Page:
"Doczytać" means "finishing reading something one started reading", or "reaching a target point in the text". "Nie mogę tego doczytać" means "I have started reading this but I'm unable to finish it.". "Nie mogę (dotąd/do tego) doczytać" means "I have started reading this but I'm unable to reach this point in the text."

There's also odczytać, doczytać się, poczytać, sczytać, naczytać się, zaczytać się, wczytać się, wyczytać.


You cannot form present forms of perfective verbs. Why? We call them in Polish "dokonane" (perfective or to put it simply "done"). So something can be done in the past (and the action is completed) or it will be completed it the future (and the action is not completed). But not now, although you can say: "Zrobiłem to przed chwilą/Właśnie to zrobiłem" (I've just done it).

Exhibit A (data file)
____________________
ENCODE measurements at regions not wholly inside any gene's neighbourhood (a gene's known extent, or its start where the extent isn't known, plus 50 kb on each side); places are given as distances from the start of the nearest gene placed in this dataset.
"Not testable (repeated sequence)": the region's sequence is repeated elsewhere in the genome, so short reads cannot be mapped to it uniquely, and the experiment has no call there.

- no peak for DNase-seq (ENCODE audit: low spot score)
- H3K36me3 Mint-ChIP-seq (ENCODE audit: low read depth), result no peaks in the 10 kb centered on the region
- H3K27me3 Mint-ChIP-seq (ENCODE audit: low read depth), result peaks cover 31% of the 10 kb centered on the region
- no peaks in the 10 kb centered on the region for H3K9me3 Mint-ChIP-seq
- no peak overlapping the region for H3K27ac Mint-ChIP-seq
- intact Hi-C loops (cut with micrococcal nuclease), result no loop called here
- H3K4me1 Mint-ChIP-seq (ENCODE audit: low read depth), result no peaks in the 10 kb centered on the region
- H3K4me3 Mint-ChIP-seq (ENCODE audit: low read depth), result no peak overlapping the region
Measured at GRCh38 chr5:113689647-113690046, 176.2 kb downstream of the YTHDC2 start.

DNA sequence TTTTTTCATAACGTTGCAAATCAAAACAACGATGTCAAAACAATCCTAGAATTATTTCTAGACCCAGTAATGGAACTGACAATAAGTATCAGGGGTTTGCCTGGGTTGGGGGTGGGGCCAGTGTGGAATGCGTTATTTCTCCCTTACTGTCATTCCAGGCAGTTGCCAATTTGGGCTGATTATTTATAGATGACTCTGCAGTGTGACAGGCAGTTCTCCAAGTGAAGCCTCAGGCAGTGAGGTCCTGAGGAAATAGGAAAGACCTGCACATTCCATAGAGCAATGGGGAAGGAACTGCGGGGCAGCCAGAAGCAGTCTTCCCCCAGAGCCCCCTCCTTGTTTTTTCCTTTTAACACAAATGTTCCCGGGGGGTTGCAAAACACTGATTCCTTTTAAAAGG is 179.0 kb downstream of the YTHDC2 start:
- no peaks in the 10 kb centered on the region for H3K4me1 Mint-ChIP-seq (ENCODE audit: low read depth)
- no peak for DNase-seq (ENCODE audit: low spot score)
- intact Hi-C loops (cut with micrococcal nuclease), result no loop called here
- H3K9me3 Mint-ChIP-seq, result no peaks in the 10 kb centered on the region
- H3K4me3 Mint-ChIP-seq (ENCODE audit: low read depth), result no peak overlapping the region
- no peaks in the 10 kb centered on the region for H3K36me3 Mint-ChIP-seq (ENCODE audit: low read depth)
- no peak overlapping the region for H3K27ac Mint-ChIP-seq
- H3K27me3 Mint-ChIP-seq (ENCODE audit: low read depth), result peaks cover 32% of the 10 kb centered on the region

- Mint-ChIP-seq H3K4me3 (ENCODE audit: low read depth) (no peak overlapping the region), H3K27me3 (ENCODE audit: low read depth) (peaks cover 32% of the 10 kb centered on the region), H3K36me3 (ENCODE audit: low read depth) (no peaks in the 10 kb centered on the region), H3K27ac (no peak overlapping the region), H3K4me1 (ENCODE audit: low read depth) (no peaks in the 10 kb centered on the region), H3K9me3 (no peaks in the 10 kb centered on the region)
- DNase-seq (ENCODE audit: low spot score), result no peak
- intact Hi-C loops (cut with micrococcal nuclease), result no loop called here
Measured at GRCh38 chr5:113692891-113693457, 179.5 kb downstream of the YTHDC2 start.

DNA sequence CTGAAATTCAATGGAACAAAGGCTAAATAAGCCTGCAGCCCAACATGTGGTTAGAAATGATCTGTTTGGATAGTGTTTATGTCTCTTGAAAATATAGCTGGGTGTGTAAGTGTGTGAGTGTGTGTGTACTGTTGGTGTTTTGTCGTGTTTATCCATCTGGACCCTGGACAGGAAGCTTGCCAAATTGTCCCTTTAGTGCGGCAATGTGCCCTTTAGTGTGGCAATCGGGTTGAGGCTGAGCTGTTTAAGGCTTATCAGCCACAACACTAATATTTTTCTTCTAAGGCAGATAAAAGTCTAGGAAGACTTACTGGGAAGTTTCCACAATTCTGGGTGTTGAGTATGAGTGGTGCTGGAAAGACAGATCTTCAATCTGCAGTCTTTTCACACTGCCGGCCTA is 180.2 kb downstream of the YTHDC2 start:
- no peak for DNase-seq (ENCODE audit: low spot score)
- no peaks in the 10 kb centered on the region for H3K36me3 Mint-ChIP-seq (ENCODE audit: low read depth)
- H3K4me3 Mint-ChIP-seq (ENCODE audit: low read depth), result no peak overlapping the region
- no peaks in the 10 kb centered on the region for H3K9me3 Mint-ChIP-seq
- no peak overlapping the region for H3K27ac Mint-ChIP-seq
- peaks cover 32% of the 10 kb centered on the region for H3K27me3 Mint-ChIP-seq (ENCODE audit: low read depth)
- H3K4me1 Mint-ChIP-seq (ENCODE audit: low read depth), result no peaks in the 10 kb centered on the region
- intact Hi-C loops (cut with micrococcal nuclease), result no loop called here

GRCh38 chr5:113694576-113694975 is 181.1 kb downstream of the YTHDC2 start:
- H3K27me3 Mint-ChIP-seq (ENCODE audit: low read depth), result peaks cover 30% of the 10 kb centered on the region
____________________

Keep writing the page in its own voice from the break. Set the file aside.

In your sentences you use "przeczytać" and "czytać" in infinitive forms. Both your sentences are correct but I would interpret them in other ways.

1) Nie mogę tego przeczytać

I can't finish reading something because I don't have enough time, something disturbs me/interrupted me or because of any other reason.

It can also mean that I can't decipher what someone wrote because handwriting is illegible, I don't understand a languge in which the text was written or because of any other reason.

To sum up I cannot complete the action.

2) Nie mogę tego czytać

This one would be interpreted differently. I can't read this text because it's too boring, poor, ridiculous, nonsensical or offensive/insulting to me.

But in other contexts it can have other meanings, for example:

Nie mogę czytać codziennie - I can't read every day.

Nie mogę teraz tego czytać, bo jestem zajęty - I can't read it now because I'm busy.


Dziękuję bardzo! That is really helpful. So, just to see if I'm understanding this correctly:

The perfective verbs (at least in this context when used with modal verbs, i.e. to want, be able to, have to, etc.) carry the sense of doing something completely / finishing it. In English, we use the present infinitive for this, but literally it would be something more like future perfect (i.e. "I want to have finished reading this"). (?)